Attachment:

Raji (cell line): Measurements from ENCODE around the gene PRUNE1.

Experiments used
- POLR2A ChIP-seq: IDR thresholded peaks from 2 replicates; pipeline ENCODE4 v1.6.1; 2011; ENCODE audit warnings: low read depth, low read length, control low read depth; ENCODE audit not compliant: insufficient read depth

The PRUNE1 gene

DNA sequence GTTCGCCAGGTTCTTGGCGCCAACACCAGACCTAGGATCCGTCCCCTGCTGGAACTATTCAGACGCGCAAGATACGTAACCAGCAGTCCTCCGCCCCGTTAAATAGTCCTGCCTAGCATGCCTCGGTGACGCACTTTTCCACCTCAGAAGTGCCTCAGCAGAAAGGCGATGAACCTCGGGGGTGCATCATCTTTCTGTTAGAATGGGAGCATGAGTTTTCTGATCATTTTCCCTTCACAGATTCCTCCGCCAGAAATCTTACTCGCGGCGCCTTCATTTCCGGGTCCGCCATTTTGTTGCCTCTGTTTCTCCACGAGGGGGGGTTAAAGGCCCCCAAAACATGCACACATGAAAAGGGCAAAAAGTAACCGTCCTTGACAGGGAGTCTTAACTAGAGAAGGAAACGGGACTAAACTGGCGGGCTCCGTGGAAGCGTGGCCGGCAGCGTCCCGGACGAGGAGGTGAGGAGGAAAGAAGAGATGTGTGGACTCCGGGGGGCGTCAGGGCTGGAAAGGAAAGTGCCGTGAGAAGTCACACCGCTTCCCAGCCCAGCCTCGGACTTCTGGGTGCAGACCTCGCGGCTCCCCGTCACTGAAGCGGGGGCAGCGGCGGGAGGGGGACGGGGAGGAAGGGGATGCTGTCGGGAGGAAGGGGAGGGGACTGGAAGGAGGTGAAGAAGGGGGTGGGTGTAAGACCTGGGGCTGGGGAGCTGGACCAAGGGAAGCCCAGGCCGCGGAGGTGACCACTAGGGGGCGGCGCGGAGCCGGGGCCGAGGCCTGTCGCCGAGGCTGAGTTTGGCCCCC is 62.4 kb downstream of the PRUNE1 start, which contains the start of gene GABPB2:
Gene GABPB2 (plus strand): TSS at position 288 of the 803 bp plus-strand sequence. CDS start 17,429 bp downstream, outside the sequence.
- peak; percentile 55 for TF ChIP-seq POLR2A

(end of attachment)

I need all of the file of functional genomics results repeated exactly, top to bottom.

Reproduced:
Raji (cell line): Measurements from ENCODE around the gene PRUNE1.

Experiments used
- POLR2A ChIP-seq: IDR thresholded peaks from 2 replicates; pipeline ENCODE4 v1.6.1; 2011; ENCODE audit warnings: low read depth, low read length, control low read depth; ENCODE audit not compliant: insufficient read depth

The PRUNE1 gene

DNA sequence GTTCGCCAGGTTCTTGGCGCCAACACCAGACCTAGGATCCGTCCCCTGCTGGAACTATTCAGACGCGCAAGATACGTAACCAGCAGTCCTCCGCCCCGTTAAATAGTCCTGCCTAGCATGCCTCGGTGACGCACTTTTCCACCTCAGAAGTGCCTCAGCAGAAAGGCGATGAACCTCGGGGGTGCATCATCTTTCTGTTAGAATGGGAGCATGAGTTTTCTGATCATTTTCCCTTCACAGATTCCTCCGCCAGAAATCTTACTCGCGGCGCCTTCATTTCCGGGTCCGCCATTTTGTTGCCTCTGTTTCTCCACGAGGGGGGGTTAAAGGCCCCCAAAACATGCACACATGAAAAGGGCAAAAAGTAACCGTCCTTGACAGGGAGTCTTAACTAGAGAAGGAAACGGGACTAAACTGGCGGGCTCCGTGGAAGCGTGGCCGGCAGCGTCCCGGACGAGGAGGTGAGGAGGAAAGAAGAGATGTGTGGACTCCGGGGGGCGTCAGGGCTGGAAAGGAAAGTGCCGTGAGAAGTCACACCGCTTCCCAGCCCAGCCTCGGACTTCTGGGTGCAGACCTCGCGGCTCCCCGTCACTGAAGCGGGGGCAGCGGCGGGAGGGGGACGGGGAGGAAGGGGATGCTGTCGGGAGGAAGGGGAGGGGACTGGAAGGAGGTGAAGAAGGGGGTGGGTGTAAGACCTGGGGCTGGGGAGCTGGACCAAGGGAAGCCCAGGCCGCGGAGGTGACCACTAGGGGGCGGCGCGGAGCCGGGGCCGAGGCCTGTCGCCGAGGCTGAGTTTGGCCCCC is 62.4 kb downstream of the PRUNE1 start, which contains the start of gene GABPB2:
Gene GABPB2 (plus strand): TSS at position 288 of the 803 bp plus-strand sequence. CDS start 17,429 bp downstream, outside the sequence.
- peak; percentile 55 for TF ChIP-seq POLR2A